Amazon decided to close its artificial intelligence recruitment (AI) tool after discovering that it was discriminatory towards women.
The company has created the tool to browse the web, identify potential candidates and rank them from one to five stars. But the algorithm has learned to systematically downgrade women's CVs for technical jobs such as software developer.
Although Amazon is at the forefront of AI technology, the company has not managed to find a way to make its algorithm gender-neutral. But the failure of society reminds us that artificial intelligence develops biases from various sources.
Although there is a common belief that algorithms are supposed to be built without any prejudices or prejudices that influence human decision making, the truth is that an algorithm can unintentionally take advantage of biases from different sources.
Everything from the data used to train it to the people who use it, and even seemingly unrelated factors, can all contribute to the bias of AI.
Artificial intelligence algorithms are trained to observe trends in large sets of data to help predict results. In the case of Amazon, his algorithm used all CVs submitted to the company over a period of ten years to learn how to spot the best candidates.
Given the low proportion of women working in the business, as in most technology companies, the algorithm quickly detected male dominance and thought that it was a factor of success.
Because the algorithm used the results of its own predictions to improve its accuracy, it remained stuck in a sexist scheme towards candidates.
And since the data used to train them were created at one time by humans, this means that the algorithm has also inherited unwanted human traits, such as bias and discrimination, which have also been a recruitment problem since years.
Some algorithms are also designed to predict and deliver what users want to see. This is usually seen on social media or in online ads, where users see content or advertisements that an algorithm thinks they can interact with. Similar trends have also been reported in the recruitment industry.
A recruiter said that while using a professional social network to find candidates, the AI learned to give him results very similar to the profiles he had initially engaged with.
As a result, entire groups of potential candidates have been systematically removed from the recruitment process.
However, a bias also appears for other independent reasons. A recent study of how an algorithm was showing ads promoting STEM jobs showed that men were more likely to see the announcement, not because men were more likely to click on it, but because women were costly. more expensive to announce.
Since businesses are more likely to target ads targeting women (which account for 70% to 80% of consumer purchases), the algorithm has chosen to show more men's ads than women's ads, because it was designed to optimize the delivery of ads while limiting costs.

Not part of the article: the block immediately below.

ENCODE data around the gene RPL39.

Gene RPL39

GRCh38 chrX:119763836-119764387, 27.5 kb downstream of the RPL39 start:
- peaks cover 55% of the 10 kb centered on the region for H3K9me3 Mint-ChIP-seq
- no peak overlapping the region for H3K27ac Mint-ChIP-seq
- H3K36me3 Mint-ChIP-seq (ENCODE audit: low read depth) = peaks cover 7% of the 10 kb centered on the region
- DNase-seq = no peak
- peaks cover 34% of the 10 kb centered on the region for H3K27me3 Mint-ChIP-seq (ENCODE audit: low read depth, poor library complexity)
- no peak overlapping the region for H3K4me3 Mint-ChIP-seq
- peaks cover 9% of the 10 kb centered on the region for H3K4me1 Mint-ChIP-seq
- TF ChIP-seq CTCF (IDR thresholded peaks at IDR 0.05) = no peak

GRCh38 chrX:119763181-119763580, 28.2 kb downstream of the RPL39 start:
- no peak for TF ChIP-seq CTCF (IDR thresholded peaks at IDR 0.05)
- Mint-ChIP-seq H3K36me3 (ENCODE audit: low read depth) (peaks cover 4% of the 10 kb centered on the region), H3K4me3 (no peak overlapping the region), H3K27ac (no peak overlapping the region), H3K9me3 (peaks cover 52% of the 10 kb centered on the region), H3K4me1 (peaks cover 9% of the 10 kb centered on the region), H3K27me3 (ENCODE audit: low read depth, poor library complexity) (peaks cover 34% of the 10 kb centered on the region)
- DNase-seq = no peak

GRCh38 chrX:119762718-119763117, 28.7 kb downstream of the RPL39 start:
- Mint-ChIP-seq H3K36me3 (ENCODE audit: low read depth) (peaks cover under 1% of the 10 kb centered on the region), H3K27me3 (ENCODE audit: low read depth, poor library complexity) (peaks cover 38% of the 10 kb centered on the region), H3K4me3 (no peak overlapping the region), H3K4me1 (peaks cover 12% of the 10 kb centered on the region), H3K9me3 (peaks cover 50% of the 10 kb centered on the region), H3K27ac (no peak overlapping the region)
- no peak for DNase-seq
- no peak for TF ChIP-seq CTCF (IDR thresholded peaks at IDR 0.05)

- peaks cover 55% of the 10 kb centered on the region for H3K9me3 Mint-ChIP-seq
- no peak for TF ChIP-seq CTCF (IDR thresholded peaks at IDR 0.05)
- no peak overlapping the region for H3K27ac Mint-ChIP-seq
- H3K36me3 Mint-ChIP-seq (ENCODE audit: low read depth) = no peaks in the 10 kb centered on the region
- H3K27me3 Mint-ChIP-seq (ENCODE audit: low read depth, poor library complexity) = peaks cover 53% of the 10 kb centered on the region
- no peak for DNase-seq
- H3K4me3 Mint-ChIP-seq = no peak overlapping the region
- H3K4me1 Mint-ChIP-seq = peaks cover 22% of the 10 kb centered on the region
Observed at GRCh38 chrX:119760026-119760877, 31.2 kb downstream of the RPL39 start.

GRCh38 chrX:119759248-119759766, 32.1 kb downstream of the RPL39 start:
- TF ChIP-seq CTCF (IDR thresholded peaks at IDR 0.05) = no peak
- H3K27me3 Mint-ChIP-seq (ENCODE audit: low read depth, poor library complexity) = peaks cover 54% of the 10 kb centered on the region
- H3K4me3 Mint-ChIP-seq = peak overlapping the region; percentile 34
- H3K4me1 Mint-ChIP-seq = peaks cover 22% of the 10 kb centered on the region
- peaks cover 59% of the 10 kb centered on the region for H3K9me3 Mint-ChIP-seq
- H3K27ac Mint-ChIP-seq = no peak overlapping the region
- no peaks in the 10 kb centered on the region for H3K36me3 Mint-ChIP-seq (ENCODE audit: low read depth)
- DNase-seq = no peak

But if an algorithm only reflects the characteristics of the data we provide, what its users like and the economic behavior of its market, is it not unfair to blame it for perpetuating our worst attributes?
We automatically expect that an algorithm will make decisions without discrimination, which is rarely the case in humans. Even if an algorithm is biased, it may represent an improvement over the current status quo.
To take full advantage of the use of AI, it is important to investigate what would happen if we allowed AI to make decisions without human intervention.
A 2018 study explored this scenario with bail decisions using an algorithm based on historical criminal data to predict the likelihood of reoffending criminals. According to a projection, the authors were able to reduce the crime rate by 25% while reducing the cases of discrimination against incarcerated prisoners.
Yet the gains highlighted in this research would only occur if the algorithm actually made all the decisions. This is unlikely to happen in reality, as judges would probably prefer to choose whether or not to follow the algorithm's recommendations. Even if an algorithm is well designed, it becomes redundant if people choose not to trust it.
Many of us already rely on algorithms for most of our daily decisions, whether it is to watch on Netflix or buy from Amazon. But Research shows that people lose confidence in algorithms faster than humans when they see them making a mistake, even when the algorithm is overall more efficient.
For example, if your GPS suggests that you use another route to prevent traffic from taking longer than expected, it is likely that you will not use your GPS in the future.
But if your decision was to take another path, it is unlikely that you would stop trusting your own judgment. A follow-up study on exceeding algorithm aversion even showed that users were more likely to use an algorithm and accept its errors if given the ability to modify the algorithm itself, even if it meant making it flawed.
While humans may quickly lose confidence in faulty algorithms, many of us tend to trust machines more if they have human characteristics. According to research on autonomous cars, humans were more likely to trust the car and thought it would work better if the car's reinforced system had a name, a gender and a human-sounding voice.
However, if the machines become very human, but not quite, people often find them scary, which could affect their confidence.
Even if we do not necessarily appreciate the image that algorithms may reflect of our society, it seems that we always want to live with them and make them look like and act like us. And if so, can algorithms also make mistakes?
This article is republished from The Conversation by Maude Lavanchy, Research Associate, IMD Business School, under Creative Commons license. Read the original article.
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